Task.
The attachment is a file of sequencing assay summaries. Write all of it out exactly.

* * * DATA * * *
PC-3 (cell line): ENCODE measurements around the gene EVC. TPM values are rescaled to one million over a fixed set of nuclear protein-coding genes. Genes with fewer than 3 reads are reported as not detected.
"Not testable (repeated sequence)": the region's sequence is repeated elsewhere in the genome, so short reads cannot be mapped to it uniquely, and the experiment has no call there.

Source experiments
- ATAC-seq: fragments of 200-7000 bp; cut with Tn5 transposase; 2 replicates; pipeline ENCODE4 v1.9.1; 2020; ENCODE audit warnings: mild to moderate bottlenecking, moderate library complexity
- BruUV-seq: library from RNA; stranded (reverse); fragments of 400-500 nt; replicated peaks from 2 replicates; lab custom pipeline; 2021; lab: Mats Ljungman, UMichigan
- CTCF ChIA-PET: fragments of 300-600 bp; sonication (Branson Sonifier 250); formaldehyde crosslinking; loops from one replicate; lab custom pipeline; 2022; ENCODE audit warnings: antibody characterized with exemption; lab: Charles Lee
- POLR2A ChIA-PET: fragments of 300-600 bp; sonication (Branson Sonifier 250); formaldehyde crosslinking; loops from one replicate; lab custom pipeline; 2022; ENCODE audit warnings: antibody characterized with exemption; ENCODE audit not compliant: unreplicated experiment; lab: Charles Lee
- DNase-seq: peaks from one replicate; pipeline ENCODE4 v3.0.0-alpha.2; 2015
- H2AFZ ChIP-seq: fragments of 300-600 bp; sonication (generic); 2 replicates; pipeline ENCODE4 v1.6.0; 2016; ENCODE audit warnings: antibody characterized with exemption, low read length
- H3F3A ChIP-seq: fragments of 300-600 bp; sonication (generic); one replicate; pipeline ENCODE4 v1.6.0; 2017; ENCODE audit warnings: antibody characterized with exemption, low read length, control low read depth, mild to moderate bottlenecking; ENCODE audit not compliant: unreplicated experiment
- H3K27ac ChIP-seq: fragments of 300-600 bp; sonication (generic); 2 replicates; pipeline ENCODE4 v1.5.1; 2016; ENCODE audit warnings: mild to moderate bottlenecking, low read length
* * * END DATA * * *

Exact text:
PC-3 (cell line): ENCODE measurements around the gene EVC. TPM values are rescaled to one million over a fixed set of nuclear protein-coding genes. Genes with fewer than 3 reads are reported as not detected.
"Not testable (repeated sequence)": the region's sequence is repeated elsewhere in the genome, so short reads cannot be mapped to it uniquely, and the experiment has no call there.

Source experiments
- ATAC-seq: fragments of 200-7000 bp; cut with Tn5 transposase; 2 replicates; pipeline ENCODE4 v1.9.1; 2020; ENCODE audit warnings: mild to moderate bottlenecking, moderate library complexity
- BruUV-seq: library from RNA; stranded (reverse); fragments of 400-500 nt; replicated peaks from 2 replicates; lab custom pipeline; 2021; lab: Mats Ljungman, UMichigan
- CTCF ChIA-PET: fragments of 300-600 bp; sonication (Branson Sonifier 250); formaldehyde crosslinking; loops from one replicate; lab custom pipeline; 2022; ENCODE audit warnings: antibody characterized with exemption; lab: Charles Lee
- POLR2A ChIA-PET: fragments of 300-600 bp; sonication (Branson Sonifier 250); formaldehyde crosslinking; loops from one replicate; lab custom pipeline; 2022; ENCODE audit warnings: antibody characterized with exemption; ENCODE audit not compliant: unreplicated experiment; lab: Charles Lee
- DNase-seq: peaks from one replicate; pipeline ENCODE4 v3.0.0-alpha.2; 2015
- H2AFZ ChIP-seq: fragments of 300-600 bp; sonication (generic); 2 replicates; pipeline ENCODE4 v1.6.0; 2016; ENCODE audit warnings: antibody characterized with exemption, low read length
- H3F3A ChIP-seq: fragments of 300-600 bp; sonication (generic); one replicate; pipeline ENCODE4 v1.6.0; 2017; ENCODE audit warnings: antibody characterized with exemption, low read length, control low read depth, mild to moderate bottlenecking; ENCODE audit not compliant: unreplicated experiment
- H3K27ac ChIP-seq: fragments of 300-600 bp; sonication (generic); 2 replicates; pipeline ENCODE4 v1.5.1; 2016; ENCODE audit warnings: mild to moderate bottlenecking, low read length